Oldboy schooled by Armond White for CityArts

By Armond White
As a filmmaker, professor and community leader, Spike Lee sends a rotten message to audiences, students, parents, etc. in Oldboy, his remake of Park Chan Wook’s 2003 horror fantasy. It’s the story of a man held prisoner in a charnel house/hotel then released, seeking ironic revenge for the destruction of his life and family. Slavery or Prison Industrial Complex metaphor? Nah, just debauchery.
To retail (and re-tell) a story this unedifying exposes Spike Lee’s filmmaking motives. Not exactly a heartwarming tale, Oldboy is consistent with Lee’s typically sour presentation of New York attitude. What’s usually mistaken for gritty-realism in Lee’s work can now be seen as just his peculiarly rancorous, divisive unwholesome sensibility.
The protagonist, Joe Doucette (James Brolin in thug mode) begins the film as a drunken asshole ad exec whose character arc leaves him a sober asshole ad ex–still pugnacious, single-minded, dangerous. The thin difference resembles out-of-context MLK and Malcolm X quotes that closed Do the Right Thing–Lee gives audiences no definite humane choice. His nihilistic approach is not far from Park Chan Wook’s, it’s just less stylish, lacking Park’s perversely cruel cinematic poetry. Lee’s incoherent style-hopping (surreal segments mixed with naturalism, hyperbolic color mixed with neo-noir grunge) is part of his undisciplined, unprincipled opportunism.
Like the British filmmaker Steve McQueen, Lee is pledged to hipster art world cynicism, the liberal-academic-bohemian attitude that encourages Black artists’ commercialized rebellion–selling transgression, anarchy and anti-authoritarianism in the guise of Black political opposition and cultural privilege. Lee didn’t need to remake Oldboy as a Black man’s story because that phony rebellion is now cultural fashion–that’s why so many white hipsters embraced Lee’s fatuous The 25th Hour; it remade Do the Right Thing for wiggers.
Never a deep thinker, Lee thinks in Madison Ave. codes, updating trendy slang, graphics and fashion. The drug-addict girl (played by Elizabeth Olson) who helps Doucette looks the part, mainly due to Lee’s antennae for current American street style which more effectively translates Park’s sadistic universe than Park could in his American debut Stoker. Lee’s cultural knack is like a shallow rapper’s–style & rhythm-minus-substance, violence without meaning or purpose. (Park’s famous one-man-army battle scene here looks like a savage but literal version of the Beat It music video–banalizing Park’s stupid “poetry.”) Lee appropriates Park’s decadence as a convenient, if cynical way of confirming his status behind Woody Allen and Martin Scorsese as New York’s nastiest son.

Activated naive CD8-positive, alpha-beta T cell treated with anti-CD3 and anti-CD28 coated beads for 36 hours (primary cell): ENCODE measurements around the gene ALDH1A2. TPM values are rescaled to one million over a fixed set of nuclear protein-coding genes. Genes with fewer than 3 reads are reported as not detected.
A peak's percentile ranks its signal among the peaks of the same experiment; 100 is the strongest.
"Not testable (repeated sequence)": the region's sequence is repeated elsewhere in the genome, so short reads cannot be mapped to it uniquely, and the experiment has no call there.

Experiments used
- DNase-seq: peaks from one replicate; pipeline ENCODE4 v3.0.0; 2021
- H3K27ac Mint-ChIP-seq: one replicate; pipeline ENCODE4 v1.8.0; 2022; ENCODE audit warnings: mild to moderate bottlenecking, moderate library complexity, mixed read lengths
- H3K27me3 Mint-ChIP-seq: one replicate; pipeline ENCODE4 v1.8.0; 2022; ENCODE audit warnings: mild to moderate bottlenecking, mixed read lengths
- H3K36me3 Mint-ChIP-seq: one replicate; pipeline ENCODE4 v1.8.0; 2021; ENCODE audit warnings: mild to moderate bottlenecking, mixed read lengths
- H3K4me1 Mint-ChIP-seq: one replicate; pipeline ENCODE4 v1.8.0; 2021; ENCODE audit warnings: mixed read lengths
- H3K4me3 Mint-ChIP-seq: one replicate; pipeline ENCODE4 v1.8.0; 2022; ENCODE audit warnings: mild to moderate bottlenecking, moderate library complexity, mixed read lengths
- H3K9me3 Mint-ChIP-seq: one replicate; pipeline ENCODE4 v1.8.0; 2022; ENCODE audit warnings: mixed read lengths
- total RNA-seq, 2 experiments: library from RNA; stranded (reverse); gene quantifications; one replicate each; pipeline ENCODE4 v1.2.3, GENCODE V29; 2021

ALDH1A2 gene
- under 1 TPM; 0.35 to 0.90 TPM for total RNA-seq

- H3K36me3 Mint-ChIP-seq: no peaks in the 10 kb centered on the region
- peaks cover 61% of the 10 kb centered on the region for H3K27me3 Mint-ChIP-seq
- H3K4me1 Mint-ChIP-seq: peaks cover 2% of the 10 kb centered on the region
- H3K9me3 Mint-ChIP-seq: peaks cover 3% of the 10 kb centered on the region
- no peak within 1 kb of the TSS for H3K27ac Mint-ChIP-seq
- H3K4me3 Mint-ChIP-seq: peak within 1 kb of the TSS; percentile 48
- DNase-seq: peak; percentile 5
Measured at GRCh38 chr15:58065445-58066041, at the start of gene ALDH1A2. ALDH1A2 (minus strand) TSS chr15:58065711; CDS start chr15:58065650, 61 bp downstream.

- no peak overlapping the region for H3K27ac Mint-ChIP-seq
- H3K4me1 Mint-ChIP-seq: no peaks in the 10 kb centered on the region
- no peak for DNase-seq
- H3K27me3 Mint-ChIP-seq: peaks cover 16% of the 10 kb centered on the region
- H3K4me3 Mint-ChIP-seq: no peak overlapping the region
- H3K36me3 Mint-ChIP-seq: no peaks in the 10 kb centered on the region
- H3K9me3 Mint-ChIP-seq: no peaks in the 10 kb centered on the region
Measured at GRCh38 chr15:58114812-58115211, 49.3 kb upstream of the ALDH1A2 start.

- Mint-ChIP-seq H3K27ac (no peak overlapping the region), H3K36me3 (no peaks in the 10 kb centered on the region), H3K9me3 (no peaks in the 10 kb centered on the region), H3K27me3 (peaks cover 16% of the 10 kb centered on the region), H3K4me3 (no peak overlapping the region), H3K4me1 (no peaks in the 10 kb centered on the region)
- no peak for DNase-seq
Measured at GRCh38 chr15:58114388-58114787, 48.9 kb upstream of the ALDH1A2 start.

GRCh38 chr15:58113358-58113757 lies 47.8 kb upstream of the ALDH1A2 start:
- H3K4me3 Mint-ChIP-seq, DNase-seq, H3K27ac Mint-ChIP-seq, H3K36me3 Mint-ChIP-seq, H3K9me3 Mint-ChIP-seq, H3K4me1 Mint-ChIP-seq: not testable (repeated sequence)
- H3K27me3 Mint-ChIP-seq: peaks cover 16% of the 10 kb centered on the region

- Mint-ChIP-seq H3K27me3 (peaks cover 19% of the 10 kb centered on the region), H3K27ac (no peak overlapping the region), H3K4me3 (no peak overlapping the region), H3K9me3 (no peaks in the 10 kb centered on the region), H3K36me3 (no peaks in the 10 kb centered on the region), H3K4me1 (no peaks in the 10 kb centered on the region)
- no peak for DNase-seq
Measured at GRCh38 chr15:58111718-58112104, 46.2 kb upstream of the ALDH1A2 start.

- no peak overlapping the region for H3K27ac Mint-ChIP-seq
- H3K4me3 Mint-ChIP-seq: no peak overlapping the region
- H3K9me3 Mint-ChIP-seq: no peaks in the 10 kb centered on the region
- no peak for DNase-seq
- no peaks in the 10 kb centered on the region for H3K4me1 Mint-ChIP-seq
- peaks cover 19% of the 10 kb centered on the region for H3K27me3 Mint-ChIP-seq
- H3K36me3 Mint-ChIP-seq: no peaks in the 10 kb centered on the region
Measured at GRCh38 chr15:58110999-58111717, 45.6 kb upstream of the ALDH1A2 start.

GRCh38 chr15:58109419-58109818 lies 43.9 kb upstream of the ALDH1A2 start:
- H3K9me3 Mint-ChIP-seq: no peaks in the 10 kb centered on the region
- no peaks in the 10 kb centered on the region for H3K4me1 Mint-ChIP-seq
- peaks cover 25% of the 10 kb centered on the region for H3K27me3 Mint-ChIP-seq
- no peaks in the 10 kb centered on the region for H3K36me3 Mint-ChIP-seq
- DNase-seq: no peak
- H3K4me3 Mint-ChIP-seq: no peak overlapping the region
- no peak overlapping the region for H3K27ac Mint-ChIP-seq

Oldboy’s ludicrous plot resolution (replete with ultra-decadent white villain played campily by Sharlto Copley) is no less spiteful and repugnant than Red Hook Summer; it simply summarizes Lee’s glib, ugly view of the world–but in an opportunistic way that buys into Hollywood’s cynical commercialism. This is confirmed by Lee’s payday reunion with Samuel L. Jackson (their first film together in 22 years) as the charnel house proprietor. Wearing a blond Mohawk, SamJack spews juvenile profanities: “You booger-eating, piss-drinking MuthaFucka!” and “You no-dick, MuthaFucka, I swear before god and eight MuthaFuckin’ white people!” (The swear used to be “12 white people” as in a jury.)
As SamJack’s climactic profanity, he greedy insists: “Reparations must be made!” This is the lesson Spike Lee gives his fans and students: Abuse filmmaking opportunities and the sensitivities of the movie going public by any means necessary–as long as you get paid.

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